3. Pristine water need more vehicles for delivery. Trucks, motorcycles, and bicycles can be used for water delivery. Motorcycles rickshaws are very fuel efficient and make it easy to maneuver the many unpaved city streets. Franklin is excited about providing entrepreneurial opportunities for distribution companies in Pakistan. The motorcycle rickshaws can be financed for people through Pristine Water and paid back by performing water delivery services. This would allow them to keep the motorcycle rickshaw and start their own business.
  4. Pristine Water is interested in expanding to other cities in Pakistan. They currently provide clean drinking water to the employees and patients at Community Health Services, an organization in Pakistan that provides free healthcare to people living in Pakistani slums. They have about 30 health clinics in Karachi and they operate in the same slums as Pristine Water does. Pristine Water currently provides water to 9 of Community Health Services’ locations, and they have requested that Pristine Water provide water to the other 21 locations throughout Pakistan. Karachi has a population of about 21 million people and Pristine Water needs money to grow their business — opening up new warehouses, new manufacturing plants, expanding transportation operations, and hiring more managers. They will need to hire more women to go door to door and educate mothers about the health and financial benefits of clean water for their husband and children.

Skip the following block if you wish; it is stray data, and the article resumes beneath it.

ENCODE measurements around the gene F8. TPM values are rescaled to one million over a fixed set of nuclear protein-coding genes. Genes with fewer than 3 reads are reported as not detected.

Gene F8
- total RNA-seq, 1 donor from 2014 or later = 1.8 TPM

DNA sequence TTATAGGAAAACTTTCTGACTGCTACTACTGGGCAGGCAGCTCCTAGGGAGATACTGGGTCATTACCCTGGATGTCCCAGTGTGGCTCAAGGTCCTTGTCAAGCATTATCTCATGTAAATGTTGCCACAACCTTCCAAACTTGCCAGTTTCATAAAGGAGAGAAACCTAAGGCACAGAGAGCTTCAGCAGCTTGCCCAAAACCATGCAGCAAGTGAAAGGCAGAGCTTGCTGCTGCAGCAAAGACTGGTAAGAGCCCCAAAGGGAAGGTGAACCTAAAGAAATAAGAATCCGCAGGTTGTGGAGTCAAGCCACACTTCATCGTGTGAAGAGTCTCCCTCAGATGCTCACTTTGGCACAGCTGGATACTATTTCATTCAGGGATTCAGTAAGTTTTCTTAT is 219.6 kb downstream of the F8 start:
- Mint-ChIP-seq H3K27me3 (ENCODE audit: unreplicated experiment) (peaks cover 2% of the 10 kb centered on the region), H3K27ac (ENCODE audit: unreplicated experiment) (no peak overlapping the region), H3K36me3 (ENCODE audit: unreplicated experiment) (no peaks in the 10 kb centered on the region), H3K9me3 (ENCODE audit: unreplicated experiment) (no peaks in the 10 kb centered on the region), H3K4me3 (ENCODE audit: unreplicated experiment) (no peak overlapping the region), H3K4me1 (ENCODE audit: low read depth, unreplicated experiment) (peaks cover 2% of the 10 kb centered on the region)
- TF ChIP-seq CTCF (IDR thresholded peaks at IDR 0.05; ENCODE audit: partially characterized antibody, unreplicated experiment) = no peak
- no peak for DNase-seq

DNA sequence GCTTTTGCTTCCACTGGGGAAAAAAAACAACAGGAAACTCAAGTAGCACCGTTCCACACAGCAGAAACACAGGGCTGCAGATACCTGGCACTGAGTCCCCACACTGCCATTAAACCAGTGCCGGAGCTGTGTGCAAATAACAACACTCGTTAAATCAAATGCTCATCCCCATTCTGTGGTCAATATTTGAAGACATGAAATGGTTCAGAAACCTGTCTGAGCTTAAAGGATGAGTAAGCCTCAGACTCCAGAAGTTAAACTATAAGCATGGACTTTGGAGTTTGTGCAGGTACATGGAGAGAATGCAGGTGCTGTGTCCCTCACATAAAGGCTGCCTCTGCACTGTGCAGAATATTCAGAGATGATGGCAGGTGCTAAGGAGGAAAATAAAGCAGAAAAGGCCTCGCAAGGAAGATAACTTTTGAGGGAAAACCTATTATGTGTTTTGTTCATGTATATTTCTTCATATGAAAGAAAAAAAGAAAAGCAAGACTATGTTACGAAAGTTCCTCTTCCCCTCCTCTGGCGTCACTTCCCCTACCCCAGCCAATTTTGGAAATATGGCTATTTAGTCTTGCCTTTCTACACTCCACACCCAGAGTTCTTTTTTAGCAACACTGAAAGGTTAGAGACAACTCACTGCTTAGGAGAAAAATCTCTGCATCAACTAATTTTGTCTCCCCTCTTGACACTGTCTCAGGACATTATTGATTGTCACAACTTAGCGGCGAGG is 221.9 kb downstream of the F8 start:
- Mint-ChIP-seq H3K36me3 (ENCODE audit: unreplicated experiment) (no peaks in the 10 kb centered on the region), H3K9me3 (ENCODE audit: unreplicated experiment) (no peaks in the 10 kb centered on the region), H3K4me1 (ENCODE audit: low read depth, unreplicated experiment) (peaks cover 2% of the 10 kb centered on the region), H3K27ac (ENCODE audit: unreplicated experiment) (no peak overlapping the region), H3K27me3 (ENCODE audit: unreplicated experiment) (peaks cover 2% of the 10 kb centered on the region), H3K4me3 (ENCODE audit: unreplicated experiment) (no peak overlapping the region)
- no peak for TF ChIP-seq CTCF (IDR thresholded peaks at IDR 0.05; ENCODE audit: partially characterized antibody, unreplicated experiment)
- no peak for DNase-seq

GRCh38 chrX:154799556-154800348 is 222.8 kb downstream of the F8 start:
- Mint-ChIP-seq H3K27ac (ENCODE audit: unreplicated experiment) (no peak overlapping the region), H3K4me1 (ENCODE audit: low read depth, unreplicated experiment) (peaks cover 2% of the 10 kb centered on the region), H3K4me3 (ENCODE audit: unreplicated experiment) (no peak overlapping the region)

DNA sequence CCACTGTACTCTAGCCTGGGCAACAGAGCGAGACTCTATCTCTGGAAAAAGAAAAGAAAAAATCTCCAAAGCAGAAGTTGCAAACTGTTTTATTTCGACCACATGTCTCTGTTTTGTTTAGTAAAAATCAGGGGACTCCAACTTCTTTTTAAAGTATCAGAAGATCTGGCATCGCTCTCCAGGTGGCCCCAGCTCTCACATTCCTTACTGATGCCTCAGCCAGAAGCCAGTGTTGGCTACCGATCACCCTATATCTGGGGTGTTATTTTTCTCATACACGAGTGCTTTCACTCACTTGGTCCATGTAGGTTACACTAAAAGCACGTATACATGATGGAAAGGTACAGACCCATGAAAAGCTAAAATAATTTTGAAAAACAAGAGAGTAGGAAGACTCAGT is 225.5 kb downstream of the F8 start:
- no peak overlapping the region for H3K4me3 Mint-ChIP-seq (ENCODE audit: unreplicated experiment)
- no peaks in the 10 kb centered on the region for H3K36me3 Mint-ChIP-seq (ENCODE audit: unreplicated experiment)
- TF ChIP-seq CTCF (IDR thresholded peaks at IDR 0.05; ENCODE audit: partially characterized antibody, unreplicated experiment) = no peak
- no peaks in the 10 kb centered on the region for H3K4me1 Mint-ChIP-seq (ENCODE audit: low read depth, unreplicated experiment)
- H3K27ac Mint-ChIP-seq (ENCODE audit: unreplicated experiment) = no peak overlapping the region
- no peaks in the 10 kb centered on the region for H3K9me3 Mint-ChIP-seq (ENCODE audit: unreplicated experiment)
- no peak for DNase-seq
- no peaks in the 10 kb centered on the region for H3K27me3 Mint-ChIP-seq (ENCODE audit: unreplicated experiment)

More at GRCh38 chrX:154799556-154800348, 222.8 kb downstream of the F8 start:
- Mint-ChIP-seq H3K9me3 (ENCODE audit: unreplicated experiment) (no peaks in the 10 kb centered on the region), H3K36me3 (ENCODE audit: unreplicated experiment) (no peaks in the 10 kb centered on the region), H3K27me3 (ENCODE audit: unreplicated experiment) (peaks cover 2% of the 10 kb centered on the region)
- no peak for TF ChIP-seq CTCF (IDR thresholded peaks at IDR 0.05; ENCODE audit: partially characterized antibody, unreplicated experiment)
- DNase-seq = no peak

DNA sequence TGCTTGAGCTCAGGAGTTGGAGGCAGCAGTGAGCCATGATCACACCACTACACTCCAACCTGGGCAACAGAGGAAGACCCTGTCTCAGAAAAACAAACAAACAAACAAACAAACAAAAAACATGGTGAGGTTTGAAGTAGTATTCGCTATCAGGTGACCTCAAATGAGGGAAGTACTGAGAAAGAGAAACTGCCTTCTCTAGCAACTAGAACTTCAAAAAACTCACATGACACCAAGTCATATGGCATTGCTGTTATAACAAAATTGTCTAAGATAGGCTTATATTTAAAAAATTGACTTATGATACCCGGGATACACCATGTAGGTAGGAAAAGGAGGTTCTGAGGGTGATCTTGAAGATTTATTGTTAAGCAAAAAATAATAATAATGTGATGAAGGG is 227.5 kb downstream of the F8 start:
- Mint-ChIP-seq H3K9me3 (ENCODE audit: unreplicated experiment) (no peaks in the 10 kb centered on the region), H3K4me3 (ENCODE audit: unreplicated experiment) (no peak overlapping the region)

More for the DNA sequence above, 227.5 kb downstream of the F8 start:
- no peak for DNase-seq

5. Pristine Water is also launching a technology education program aimed to appeal to an entire Pakistani family. In addition to helping women, they would like to provide services for the children and fathers. It will be an after school program where kids learn how to use a computer and the internet. For teenagers, they will launch a coding curriculum — the manufacturing industry creates a significant demand for engineers in Pakistan. The program will also include job training, providing hard skills that people can translate into a living wage. For adults, there will be a literacy program that will give them the opportunity to learn how to read and write. The program will be run by Pakistanis, as education is highly valued in their culture.
  6. Pristine Water is always looking for business professionals who want to contribute to their initiatives. People have helped with marketing, sales, and logistics. Some have traveled to Pakistan and some have worked from their home office.

To anyone who is interested in making a donation: The Global Impact Fund is a 501C3 organization recognized by the U.S. government. They are a non-profit organization in the state of Illinois and all gifts are tax-deductible.

A $7 monthly donation will provide clean drinking water to a family of 6 in Pakistan. Please visit gifinternational.org to make a donation. Every donation matters.